Bowed but not broken by the revolution that saw the slaughter of the Tsar, his wife and their five children, 17 members of the imperial family, their entourages, six dogs and a canary gathered on an ornate jetty in the Crimea waiting for an escape into the unknown.
Within the previous nine months, another 17 members of the family had died at the hands of the Bolsheviks ...the Tsarina’s sister had been thrown down a mine, buried alive with five other Romanovs.
Chief among those now facing permanent exile on that April evening were the Dowager Empress Marie, mother of the dead Tsar and aunt to George V, the Tsar’s sister Grand Duchess Xenia and five of her six sons who had all packed small bags of soil as mementoes of their Russian heritage.
Also on board was the late Tsar’s 6ft 7in uncle and former Commander-in-Chief of the Russian Army, Grand Duke Nicholas, in full Cossack uniform, and Prince Felix Youssoupov, the man who murdered the ‘mad monk’ Rasputin and dined off the story for the rest of his life.
Frances Welch’s account of the flight of the Romanovs is a tale as engrossing and entertaining as the now famous anecdotes of their volatile and colourful pre-revolution lives at the court of St Petersburg.
Revealing, fascinating and by turns, shocking and amusing, Welch’s extraordinary book introduces us to a bizarre assortment of warring characters and their priceless cargo of treasures which included rolled-up Rembrandts and Fabergé eggs.
We also meet the crew of the Marlborough and discover how the imperial family won them over with their exoticism and charm.
As they boarded the ship, tensions were high, mainly due to the presence of the wives of Grand Duke Nicholas and his brother Grand Duke Peter. The Montenegrin princesses, known within the family as the ‘Black Peril,’ had never been forgiven by the Dowager for introducing Rasputin to the Russian court.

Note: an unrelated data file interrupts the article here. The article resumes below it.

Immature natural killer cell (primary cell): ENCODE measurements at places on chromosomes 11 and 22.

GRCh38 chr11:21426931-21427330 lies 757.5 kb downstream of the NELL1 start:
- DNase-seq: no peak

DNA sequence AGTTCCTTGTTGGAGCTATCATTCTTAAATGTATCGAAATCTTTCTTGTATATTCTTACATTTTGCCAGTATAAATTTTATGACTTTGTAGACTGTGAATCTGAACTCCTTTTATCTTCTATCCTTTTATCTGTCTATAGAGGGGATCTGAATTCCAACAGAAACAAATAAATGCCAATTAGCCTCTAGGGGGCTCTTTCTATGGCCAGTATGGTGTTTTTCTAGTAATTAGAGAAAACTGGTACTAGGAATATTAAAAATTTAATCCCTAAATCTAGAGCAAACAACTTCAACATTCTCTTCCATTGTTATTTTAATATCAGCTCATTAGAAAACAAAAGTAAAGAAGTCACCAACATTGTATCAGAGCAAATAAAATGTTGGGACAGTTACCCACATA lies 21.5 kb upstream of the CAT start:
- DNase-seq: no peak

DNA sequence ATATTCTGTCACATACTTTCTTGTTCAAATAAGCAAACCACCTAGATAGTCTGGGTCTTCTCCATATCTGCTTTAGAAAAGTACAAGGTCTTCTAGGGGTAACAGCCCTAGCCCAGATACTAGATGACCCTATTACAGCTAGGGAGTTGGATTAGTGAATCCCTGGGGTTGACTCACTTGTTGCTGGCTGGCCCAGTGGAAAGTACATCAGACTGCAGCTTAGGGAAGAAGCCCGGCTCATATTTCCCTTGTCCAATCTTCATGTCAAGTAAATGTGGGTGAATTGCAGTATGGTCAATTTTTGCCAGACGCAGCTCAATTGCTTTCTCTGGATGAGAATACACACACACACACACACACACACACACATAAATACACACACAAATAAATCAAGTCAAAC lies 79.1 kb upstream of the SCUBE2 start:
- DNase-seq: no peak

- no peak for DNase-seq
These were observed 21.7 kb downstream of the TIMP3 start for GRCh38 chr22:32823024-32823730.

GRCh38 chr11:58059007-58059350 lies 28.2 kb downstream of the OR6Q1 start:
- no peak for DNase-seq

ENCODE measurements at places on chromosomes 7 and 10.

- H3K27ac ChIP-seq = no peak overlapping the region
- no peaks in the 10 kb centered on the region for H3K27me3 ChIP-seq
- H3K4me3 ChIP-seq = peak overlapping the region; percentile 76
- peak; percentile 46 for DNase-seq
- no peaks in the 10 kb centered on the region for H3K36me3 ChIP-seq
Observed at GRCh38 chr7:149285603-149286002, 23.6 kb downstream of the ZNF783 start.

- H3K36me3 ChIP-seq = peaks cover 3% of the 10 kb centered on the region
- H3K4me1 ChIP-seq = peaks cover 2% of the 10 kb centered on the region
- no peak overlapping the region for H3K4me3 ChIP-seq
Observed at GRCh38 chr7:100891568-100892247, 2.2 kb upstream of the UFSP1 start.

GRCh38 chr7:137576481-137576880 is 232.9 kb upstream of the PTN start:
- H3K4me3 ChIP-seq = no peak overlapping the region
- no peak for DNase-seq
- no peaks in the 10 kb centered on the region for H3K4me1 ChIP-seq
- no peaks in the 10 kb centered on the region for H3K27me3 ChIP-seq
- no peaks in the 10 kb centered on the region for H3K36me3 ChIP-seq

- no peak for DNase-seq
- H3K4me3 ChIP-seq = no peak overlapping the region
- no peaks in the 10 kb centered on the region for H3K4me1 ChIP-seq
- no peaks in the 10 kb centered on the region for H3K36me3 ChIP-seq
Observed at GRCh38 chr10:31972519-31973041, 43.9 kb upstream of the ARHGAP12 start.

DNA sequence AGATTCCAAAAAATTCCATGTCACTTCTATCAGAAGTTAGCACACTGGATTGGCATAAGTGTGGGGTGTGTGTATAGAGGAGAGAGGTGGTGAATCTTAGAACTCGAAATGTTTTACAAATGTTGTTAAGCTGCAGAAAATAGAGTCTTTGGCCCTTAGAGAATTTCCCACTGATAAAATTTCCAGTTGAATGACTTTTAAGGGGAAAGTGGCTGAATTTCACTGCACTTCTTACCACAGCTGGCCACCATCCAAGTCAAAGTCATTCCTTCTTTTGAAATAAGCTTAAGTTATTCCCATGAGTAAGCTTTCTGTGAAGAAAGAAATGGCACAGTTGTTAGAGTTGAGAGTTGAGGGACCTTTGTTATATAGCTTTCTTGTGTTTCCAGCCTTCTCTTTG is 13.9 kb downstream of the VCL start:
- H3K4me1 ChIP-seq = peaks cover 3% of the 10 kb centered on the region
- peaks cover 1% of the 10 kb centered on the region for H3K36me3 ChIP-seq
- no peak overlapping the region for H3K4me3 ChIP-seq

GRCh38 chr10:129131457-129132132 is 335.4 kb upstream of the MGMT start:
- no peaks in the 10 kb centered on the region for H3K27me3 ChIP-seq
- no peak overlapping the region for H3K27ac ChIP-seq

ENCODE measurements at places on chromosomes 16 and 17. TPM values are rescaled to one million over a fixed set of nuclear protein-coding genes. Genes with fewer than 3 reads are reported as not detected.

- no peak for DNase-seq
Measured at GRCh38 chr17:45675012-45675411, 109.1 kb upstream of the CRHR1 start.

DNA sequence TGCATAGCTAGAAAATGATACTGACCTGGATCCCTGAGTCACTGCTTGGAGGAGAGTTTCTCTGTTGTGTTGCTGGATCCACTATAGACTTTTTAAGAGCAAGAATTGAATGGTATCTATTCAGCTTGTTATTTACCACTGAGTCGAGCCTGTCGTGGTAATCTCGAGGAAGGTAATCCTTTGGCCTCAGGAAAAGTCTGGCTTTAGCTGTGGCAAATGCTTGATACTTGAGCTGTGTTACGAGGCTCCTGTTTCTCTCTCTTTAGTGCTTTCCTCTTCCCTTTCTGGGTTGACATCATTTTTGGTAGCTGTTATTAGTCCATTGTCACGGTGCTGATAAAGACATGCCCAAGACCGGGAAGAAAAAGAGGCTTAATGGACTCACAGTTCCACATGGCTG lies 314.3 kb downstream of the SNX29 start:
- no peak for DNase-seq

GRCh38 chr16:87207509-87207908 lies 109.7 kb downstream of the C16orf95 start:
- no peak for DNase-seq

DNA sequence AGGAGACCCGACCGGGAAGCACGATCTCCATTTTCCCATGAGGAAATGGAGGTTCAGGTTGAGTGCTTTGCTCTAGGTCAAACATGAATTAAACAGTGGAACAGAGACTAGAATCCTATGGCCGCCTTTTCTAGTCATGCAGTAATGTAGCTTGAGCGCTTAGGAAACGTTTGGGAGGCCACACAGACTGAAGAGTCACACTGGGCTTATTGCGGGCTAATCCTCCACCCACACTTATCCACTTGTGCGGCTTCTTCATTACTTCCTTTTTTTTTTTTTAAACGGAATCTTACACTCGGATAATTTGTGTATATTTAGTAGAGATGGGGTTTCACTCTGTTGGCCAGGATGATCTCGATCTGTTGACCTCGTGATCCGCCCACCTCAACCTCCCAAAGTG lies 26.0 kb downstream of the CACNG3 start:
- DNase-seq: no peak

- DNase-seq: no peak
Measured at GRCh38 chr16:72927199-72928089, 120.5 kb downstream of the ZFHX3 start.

One of the most spirited members of the party was 11-year-old Sofka Dolgorouky from a wealthy Russian aristocratic family. She had once dined with the Dowager and dared to reprimand her for holding her biscuit in the wrong hand.
Sofka settled in England and later scandalised her Russian family and friends by joining the Communist party, working for a ‘red’ travel firm and happily taking factory workers and trade unionists around the Russian palaces in which she’d grown up.
One of the royal relatives was Prince Nicholas Orloff, a fluent English speaker who prided himself on his obscure idioms and amused the Wardroom crew by announcing that he ‘must pop off to bye bye’.
The voyage ended in Malta from where the family scattered over Europe, the two Grand Dukes to France and the Dowager and her daughter Xenia to Britain where they were met at Victoria Station by King George and Queen Mary.
In a moment of embarrassment all round, one of the Dowager’s servants mistook George for his cousin the dead Tsar (their likeness was quite remarkable) and threw himself at the king’s feet.
After a brief and fractious spell with her sister, the former Queen Alexandra, the Dowager left for her native Denmark. She never gave up hope that her son was still alive somewhere, declaring: ‘Nobody saw Nicky killed.’
Most of the details of the historic flight to freedom were gleaned from the diaries of the Marlborough’s First Lieutenant, Francis Pridham, who formed a lasting friendship with the imperial family and was honoured when the Dowager agreed to be godmother to one of his daughters.
Pridham’s grandson, Lieutenant-Commander David Gould, visited the BBC’s Antiques Roadshow with the family’s prized jewelled eggs, donated by the Russian royals, only to learn that they were not, after all, Fabergé. Only the gleaming eyes of presenter John Benjamin over their provenance restored the family pride!
Welch’s superb book is a voyage of delight, full of brilliant asides, evocative photographs and a story so extraordinary that it reads like a novel.
A jewel in the crown of Russian royal history.
(Short Books, hardback, £14.99)